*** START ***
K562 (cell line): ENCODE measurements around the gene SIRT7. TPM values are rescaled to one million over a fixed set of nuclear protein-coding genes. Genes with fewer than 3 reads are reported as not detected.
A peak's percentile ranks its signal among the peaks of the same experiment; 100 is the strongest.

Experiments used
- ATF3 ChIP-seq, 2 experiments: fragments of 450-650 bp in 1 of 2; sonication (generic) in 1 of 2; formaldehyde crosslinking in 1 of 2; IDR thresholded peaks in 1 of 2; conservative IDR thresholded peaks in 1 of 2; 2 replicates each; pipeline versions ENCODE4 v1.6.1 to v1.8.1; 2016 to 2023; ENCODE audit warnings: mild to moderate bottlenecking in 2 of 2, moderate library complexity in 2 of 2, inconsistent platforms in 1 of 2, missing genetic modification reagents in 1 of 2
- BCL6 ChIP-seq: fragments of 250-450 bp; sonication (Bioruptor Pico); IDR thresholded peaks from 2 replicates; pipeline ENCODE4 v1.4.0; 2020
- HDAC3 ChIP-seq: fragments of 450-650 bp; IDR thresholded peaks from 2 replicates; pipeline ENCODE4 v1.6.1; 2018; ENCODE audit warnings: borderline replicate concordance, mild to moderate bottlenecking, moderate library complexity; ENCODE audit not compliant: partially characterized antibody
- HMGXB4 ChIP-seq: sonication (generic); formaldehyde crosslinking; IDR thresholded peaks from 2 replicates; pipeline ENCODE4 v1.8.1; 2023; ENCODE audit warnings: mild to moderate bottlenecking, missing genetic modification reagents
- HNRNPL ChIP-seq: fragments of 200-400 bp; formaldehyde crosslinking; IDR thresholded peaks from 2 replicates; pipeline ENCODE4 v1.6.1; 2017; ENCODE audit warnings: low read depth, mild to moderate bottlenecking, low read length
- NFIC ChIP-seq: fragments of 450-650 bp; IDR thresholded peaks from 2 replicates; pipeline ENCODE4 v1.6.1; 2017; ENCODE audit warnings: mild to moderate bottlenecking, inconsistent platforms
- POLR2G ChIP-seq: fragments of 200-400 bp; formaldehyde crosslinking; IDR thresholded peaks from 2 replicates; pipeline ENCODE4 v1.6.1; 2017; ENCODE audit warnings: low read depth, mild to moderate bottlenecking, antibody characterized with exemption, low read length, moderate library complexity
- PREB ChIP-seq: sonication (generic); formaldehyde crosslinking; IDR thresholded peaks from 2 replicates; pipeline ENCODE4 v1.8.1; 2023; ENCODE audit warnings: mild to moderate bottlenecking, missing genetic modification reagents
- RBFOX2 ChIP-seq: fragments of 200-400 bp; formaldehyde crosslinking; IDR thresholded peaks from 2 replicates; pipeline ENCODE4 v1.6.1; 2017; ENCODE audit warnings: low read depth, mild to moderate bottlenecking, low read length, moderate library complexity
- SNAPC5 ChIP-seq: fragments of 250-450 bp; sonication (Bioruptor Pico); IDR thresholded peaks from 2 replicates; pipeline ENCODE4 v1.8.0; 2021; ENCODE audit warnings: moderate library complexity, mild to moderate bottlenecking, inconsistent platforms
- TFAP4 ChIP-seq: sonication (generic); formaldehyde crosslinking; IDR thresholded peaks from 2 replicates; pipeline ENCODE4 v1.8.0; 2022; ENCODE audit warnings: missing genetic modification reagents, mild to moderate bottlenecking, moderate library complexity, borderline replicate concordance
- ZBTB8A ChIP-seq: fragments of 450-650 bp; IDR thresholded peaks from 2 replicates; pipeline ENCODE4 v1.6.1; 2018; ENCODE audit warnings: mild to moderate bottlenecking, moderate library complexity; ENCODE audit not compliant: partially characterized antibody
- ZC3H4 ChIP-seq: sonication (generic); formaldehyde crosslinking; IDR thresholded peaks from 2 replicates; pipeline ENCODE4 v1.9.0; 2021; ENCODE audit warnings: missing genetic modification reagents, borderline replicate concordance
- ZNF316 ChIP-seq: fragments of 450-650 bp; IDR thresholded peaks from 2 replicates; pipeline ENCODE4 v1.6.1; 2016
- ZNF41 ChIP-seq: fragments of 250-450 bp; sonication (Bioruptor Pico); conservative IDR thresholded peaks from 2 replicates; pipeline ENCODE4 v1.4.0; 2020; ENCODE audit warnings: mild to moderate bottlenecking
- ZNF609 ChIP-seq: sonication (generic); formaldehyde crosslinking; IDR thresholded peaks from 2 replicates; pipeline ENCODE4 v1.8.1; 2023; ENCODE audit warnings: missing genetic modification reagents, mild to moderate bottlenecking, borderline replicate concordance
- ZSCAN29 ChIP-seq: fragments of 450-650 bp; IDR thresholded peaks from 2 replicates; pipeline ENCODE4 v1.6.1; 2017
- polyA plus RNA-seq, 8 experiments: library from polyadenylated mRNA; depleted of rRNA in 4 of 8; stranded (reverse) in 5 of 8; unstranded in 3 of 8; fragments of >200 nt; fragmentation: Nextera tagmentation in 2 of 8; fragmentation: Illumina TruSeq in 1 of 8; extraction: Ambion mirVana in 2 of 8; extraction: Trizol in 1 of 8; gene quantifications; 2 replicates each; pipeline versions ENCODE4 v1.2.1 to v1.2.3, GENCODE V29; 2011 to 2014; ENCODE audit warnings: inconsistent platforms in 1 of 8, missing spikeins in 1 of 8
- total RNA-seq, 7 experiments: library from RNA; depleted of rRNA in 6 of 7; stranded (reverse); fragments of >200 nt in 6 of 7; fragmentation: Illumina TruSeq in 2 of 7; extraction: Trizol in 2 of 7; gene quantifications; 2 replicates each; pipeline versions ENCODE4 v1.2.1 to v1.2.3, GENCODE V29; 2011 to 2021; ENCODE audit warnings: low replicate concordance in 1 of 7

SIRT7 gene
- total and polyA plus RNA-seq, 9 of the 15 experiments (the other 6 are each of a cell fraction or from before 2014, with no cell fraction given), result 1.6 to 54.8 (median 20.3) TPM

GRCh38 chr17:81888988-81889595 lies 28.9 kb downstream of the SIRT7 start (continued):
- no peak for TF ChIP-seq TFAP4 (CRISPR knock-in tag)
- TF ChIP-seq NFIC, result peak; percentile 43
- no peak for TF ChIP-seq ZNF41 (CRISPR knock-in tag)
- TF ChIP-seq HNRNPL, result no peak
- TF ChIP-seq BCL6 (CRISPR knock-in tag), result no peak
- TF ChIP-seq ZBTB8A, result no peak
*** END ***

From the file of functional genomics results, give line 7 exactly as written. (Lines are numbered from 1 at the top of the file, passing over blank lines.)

- HMGXB4 ChIP-seq: sonication (generic); formaldehyde crosslinking; IDR thresholded peaks from 2 replicates; pipeline ENCODE4 v1.8.1; 2023; ENCODE audit warnings: mild to moderate bottlenecking, missing genetic modification reagents